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Italy’s Debt Rate Hits Record 7% Despite Word of Berlusconi Resignation

Roberto Maroni, Italy’s interior minister, left, speaks with Silvio Berlusconi, Italy’s prime minister, during a voting session on last year’s budget report inside the Chamber of Deputies in Rome, Italy, on Tuesday. Photo by Alessia Pierdomenico/Bloomberg via Getty Images.

One day after Italian Prime Minister Silvio Berlusconi offered to resign from office once budget reforms are passed, Italy’s borrowing costs crossed what the New York Times describes as “through a key financial and psychological barrier of 7 percent, close to levels that have required other euro zone countries to seek bailouts.” Berlusconi’s woes come on the heels of Greek Prime Minister George Papandreou’s own resignation announcement amid backlash over his plan to put a European bailout plan before a public referendum.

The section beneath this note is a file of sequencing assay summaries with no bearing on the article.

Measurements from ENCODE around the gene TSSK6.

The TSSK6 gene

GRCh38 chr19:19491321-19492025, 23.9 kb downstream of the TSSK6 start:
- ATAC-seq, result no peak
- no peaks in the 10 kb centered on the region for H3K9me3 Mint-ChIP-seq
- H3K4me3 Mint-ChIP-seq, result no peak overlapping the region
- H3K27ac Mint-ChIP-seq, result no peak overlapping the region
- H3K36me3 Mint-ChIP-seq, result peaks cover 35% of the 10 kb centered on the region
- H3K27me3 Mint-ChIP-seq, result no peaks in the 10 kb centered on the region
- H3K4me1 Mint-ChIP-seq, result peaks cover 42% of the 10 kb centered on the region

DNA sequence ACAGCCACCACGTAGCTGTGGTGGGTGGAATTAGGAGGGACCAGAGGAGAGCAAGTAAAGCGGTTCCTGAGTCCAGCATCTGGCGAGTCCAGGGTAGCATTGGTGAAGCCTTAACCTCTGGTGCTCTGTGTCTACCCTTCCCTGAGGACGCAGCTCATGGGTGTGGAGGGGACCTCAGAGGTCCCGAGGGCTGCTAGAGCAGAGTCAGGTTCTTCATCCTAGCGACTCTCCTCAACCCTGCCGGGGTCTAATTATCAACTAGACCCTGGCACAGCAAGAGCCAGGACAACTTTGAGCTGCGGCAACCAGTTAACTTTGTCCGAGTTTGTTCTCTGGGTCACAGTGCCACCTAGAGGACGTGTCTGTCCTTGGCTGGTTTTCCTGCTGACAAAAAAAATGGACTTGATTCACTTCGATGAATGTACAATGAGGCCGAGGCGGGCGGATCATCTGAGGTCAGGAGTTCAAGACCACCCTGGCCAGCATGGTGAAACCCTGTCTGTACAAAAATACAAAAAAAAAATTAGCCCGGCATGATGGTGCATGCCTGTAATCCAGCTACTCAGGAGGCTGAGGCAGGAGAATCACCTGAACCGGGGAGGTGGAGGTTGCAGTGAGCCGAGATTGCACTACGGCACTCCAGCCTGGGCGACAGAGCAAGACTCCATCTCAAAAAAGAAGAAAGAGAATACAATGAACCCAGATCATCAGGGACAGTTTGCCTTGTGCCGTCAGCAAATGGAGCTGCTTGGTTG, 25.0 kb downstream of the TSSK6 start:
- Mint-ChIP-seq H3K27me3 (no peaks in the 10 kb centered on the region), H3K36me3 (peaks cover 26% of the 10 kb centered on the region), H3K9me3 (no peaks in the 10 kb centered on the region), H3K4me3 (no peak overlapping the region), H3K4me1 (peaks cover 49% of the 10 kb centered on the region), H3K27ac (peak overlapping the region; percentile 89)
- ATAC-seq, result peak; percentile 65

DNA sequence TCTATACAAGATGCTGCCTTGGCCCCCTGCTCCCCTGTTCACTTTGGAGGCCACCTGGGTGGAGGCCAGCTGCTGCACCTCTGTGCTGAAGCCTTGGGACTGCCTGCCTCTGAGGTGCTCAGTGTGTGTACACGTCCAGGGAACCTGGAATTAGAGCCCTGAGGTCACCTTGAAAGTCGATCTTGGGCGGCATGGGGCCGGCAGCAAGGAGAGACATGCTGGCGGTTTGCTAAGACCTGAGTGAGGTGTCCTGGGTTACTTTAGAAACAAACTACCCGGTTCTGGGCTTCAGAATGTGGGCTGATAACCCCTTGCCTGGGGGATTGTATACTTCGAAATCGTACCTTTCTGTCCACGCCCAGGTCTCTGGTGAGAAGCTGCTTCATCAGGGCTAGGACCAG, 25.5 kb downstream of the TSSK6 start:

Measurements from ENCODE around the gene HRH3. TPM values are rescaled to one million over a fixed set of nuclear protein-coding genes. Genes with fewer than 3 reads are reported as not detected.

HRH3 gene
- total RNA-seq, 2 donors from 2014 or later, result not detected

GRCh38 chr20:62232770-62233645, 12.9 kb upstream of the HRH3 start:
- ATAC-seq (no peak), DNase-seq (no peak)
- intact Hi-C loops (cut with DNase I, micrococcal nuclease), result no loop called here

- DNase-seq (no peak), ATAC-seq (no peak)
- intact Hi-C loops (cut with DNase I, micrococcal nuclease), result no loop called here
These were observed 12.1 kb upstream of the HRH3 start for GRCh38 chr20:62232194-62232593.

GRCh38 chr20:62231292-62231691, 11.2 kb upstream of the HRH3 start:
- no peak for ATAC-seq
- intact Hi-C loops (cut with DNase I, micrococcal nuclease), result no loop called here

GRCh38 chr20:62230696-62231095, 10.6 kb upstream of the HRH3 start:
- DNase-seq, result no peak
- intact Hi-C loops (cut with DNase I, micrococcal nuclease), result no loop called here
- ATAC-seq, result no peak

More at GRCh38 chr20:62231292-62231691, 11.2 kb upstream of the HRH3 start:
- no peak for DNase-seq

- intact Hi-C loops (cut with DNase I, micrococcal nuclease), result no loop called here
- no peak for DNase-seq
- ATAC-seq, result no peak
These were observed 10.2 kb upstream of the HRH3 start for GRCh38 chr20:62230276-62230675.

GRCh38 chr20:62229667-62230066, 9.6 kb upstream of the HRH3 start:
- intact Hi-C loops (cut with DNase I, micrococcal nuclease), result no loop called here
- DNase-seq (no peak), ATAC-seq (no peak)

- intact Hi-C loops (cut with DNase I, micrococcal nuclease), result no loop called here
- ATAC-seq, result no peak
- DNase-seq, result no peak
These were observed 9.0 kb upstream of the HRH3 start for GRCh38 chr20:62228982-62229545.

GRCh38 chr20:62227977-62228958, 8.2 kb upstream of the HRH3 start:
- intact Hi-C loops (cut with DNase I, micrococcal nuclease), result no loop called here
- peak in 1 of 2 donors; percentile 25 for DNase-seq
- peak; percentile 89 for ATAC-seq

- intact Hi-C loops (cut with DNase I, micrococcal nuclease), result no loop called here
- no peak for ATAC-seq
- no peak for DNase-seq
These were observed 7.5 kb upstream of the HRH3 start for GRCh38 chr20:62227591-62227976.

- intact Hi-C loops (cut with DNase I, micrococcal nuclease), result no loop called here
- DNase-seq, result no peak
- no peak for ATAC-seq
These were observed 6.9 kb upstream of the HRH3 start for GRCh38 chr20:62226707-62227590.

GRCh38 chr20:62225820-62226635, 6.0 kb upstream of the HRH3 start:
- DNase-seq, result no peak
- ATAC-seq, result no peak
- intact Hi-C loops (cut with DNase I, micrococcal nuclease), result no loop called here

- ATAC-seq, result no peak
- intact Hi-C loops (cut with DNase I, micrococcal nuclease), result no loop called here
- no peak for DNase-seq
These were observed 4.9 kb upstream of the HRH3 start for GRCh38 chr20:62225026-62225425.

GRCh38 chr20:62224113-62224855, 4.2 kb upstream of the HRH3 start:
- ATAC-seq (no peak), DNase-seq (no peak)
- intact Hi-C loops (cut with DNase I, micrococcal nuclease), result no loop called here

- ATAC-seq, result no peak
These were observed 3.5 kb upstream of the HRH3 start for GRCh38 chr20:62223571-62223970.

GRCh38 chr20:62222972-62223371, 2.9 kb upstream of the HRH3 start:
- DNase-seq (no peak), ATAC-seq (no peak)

The 7 percent marker is seen as indicative of the level of a similar trend to that of Greece and Portugal, which both sought bailouts. As they were in Greece, proposed austerity measures have been unpopular with the Italian public.

Berlusconi’s decision to step down over economic pressures came after a series of sex scandals and allegation of corruption. The Washington Post points to the economic loss of confidence that drove the 75-year-old leader’s announcement:

Investors have been rapidly losing faith in deeply indebted Italy. They fear a catastrophic default here that could send shock waves through global markets. Berlusconi himself was widely seen as a big part of the credibility problem, with his divisive leadership endangering political consensus on austerity measures and economic reforms demanded by European leaders to restore market confidence.

(The Economist looks back at Berlusconi’s storied years in office with this slideshow of magazine covers in the last decade.)

Despite his resignation, the unknown factor of what the composition of the next government would be has done little to calm markets.

Italy is the third-largest economy within the eurozone and the eighth-largest economy in the world and has a debt burden of 118 percent of its GDP.

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